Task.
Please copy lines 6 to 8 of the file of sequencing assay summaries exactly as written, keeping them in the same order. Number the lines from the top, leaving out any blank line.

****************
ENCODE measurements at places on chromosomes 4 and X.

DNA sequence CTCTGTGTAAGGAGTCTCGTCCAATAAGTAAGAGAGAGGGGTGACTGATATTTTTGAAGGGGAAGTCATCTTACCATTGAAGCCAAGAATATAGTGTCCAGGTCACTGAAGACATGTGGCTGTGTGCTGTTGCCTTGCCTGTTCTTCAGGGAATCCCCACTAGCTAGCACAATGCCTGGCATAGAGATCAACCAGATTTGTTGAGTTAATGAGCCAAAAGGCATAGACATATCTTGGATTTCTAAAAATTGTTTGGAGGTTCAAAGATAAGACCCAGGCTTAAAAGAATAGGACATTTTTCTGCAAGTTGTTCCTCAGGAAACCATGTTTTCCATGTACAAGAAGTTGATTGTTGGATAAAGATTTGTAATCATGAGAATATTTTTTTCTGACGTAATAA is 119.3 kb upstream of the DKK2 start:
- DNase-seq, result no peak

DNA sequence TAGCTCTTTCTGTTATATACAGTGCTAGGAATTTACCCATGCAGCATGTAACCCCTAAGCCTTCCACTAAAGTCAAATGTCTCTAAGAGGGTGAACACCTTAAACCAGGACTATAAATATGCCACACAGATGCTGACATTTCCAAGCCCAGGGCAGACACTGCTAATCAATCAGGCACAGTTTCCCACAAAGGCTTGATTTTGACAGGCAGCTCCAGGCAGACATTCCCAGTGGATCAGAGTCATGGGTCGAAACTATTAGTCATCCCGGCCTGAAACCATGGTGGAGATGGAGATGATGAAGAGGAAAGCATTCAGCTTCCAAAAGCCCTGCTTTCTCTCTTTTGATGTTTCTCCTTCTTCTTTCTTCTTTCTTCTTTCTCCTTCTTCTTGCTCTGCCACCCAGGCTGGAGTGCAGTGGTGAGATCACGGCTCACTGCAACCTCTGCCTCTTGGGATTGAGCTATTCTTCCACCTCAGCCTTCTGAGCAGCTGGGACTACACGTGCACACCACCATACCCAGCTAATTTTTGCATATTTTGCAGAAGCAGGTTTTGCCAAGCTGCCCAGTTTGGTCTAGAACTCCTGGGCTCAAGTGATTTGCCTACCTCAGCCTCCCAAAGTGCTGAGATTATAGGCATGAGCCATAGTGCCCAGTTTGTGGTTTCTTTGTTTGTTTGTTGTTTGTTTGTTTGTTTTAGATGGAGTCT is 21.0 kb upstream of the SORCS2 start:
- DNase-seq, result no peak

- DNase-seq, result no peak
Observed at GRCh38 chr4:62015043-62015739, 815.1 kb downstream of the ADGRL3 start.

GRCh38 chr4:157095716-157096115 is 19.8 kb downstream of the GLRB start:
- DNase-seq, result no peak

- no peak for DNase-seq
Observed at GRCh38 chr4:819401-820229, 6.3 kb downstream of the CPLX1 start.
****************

- DNase-seq, result no peak
Observed at GRCh38 chr4:62015043-62015739, 815.1 kb downstream of the ADGRL3 start.

GRCh38 chr4:157095716-157096115 is 19.8 kb downstream of the GLRB start: